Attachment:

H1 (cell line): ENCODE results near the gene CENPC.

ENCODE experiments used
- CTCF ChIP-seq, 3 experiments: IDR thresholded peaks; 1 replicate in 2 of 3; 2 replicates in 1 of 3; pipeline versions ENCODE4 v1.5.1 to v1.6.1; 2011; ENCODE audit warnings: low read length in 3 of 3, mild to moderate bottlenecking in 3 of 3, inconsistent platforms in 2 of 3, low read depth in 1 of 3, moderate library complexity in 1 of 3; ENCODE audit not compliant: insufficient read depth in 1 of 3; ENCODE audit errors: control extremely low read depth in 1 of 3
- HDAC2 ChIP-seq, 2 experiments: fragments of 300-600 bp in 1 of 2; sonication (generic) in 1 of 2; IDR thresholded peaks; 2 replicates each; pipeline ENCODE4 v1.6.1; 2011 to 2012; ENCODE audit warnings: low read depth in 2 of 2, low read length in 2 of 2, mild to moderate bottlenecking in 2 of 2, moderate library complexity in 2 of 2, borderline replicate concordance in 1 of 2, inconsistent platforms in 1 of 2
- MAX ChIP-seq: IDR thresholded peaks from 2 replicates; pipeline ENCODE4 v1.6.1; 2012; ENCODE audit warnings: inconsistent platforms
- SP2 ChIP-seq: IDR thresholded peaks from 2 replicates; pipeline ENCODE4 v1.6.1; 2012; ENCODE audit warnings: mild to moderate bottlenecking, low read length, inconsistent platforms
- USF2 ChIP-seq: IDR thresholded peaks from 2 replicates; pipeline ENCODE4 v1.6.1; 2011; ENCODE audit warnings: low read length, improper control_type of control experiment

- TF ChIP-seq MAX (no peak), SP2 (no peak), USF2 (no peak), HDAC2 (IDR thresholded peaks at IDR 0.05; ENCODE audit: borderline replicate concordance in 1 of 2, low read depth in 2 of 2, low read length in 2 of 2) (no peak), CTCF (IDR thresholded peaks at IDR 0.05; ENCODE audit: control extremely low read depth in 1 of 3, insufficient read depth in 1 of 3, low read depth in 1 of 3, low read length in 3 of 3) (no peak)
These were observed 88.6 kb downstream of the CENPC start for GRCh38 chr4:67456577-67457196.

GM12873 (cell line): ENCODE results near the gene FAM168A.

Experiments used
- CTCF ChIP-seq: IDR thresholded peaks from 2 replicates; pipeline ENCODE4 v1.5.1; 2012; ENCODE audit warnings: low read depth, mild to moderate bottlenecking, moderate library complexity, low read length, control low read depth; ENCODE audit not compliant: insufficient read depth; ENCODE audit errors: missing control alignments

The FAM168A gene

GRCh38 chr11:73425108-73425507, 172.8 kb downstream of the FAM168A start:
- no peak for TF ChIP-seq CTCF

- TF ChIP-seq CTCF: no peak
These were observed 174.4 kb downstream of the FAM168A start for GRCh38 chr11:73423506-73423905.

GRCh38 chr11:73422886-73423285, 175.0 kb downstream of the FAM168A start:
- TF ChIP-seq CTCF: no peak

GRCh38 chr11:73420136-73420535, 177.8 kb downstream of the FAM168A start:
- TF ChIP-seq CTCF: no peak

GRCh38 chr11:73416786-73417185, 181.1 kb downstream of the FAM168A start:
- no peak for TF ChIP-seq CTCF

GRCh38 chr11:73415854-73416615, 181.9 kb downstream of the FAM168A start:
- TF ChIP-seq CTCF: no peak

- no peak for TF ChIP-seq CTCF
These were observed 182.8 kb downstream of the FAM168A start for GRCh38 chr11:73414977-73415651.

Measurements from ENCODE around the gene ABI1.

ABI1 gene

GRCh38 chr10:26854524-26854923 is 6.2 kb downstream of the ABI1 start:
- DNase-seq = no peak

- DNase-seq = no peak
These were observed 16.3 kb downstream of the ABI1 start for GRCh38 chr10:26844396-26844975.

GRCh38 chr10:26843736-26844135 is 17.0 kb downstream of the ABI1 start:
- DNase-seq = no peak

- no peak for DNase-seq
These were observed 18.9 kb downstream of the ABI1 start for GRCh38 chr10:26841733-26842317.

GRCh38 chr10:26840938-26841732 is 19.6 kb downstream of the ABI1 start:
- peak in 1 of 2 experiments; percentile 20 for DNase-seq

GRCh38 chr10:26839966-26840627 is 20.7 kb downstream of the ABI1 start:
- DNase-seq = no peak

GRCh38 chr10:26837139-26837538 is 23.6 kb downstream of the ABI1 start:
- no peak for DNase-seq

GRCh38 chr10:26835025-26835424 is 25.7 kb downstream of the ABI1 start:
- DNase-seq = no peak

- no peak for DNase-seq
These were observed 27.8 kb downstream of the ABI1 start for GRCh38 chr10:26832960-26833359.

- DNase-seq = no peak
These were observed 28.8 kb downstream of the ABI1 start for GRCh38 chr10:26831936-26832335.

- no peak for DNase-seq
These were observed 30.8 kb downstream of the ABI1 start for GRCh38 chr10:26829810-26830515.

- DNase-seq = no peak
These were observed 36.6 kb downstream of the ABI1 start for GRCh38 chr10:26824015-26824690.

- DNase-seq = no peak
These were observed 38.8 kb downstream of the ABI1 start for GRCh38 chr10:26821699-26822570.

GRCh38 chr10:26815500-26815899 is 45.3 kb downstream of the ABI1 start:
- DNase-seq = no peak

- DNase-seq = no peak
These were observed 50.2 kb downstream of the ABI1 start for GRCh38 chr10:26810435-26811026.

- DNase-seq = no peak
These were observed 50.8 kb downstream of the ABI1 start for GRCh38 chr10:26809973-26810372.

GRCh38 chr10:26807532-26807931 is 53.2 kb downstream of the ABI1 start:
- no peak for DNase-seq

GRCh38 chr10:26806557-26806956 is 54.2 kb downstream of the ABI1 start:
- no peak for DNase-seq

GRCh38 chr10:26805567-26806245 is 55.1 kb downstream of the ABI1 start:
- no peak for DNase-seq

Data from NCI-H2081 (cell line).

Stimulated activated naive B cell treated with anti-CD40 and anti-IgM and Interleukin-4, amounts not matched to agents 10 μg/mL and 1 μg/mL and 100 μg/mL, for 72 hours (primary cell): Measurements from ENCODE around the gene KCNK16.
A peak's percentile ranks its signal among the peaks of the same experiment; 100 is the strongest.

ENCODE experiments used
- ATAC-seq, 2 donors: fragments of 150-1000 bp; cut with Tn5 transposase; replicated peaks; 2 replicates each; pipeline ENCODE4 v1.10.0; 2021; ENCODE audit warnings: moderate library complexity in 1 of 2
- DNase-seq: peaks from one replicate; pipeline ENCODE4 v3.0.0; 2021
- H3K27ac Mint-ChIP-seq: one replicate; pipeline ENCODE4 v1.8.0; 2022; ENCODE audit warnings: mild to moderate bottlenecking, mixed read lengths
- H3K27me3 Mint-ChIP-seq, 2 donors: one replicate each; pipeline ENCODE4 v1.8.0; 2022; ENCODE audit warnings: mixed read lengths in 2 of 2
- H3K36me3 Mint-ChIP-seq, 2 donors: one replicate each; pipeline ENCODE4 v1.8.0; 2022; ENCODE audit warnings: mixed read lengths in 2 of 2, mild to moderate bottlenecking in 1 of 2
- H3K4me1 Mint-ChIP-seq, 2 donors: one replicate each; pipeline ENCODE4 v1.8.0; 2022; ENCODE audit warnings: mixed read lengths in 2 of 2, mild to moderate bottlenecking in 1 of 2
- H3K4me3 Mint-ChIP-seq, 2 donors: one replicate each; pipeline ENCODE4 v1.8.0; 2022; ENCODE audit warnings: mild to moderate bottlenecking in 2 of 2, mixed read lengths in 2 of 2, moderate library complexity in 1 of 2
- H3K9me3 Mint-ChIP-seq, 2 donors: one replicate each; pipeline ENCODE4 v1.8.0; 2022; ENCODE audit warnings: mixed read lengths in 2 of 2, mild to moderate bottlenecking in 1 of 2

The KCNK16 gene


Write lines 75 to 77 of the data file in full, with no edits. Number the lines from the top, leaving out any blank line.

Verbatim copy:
- H3K27me3 Mint-ChIP-seq, 2 donors: one replicate each; pipeline ENCODE4 v1.8.0; 2022; ENCODE audit warnings: mixed read lengths in 2 of 2
- H3K36me3 Mint-ChIP-seq, 2 donors: one replicate each; pipeline ENCODE4 v1.8.0; 2022; ENCODE audit warnings: mixed read lengths in 2 of 2, mild to moderate bottlenecking in 1 of 2
- H3K4me1 Mint-ChIP-seq, 2 donors: one replicate each; pipeline ENCODE4 v1.8.0; 2022; ENCODE audit warnings: mixed read lengths in 2 of 2, mild to moderate bottlenecking in 1 of 2